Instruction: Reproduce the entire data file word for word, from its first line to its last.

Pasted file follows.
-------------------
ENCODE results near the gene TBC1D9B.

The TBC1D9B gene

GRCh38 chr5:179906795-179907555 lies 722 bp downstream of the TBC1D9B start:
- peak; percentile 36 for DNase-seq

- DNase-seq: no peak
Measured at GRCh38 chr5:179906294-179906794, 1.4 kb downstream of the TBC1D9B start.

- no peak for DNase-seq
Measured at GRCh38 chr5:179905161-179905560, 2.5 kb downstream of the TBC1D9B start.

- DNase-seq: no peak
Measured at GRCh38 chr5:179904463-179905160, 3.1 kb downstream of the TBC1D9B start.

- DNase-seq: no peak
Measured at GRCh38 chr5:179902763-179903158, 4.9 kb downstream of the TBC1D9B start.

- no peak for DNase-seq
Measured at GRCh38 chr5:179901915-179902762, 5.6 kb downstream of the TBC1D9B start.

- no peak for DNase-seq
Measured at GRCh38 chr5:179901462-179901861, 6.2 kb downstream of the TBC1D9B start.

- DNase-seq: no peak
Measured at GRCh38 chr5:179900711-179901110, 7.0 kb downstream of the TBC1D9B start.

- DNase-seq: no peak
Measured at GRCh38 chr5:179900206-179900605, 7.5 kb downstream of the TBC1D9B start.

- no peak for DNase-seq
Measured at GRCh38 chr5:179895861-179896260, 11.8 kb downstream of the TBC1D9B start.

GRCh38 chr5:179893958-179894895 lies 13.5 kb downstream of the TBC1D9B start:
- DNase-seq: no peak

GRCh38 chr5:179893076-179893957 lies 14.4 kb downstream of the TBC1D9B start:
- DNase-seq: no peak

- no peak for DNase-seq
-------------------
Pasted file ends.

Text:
ENCODE results near the gene TBC1D9B.

The TBC1D9B gene

GRCh38 chr5:179906795-179907555 lies 722 bp downstream of the TBC1D9B start:
- peak; percentile 36 for DNase-seq

- DNase-seq: no peak
Measured at GRCh38 chr5:179906294-179906794, 1.4 kb downstream of the TBC1D9B start.

- no peak for DNase-seq
Measured at GRCh38 chr5:179905161-179905560, 2.5 kb downstream of the TBC1D9B start.

- DNase-seq: no peak
Measured at GRCh38 chr5:179904463-179905160, 3.1 kb downstream of the TBC1D9B start.

- DNase-seq: no peak
Measured at GRCh38 chr5:179902763-179903158, 4.9 kb downstream of the TBC1D9B start.

- no peak for DNase-seq
Measured at GRCh38 chr5:179901915-179902762, 5.6 kb downstream of the TBC1D9B start.

- no peak for DNase-seq
Measured at GRCh38 chr5:179901462-179901861, 6.2 kb downstream of the TBC1D9B start.

- DNase-seq: no peak
Measured at GRCh38 chr5:179900711-179901110, 7.0 kb downstream of the TBC1D9B start.

- DNase-seq: no peak
Measured at GRCh38 chr5:179900206-179900605, 7.5 kb downstream of the TBC1D9B start.

- no peak for DNase-seq
Measured at GRCh38 chr5:179895861-179896260, 11.8 kb downstream of the TBC1D9B start.

GRCh38 chr5:179893958-179894895 lies 13.5 kb downstream of the TBC1D9B start:
- DNase-seq: no peak

GRCh38 chr5:179893076-179893957 lies 14.4 kb downstream of the TBC1D9B start:
- DNase-seq: no peak

- no peak for DNase-seq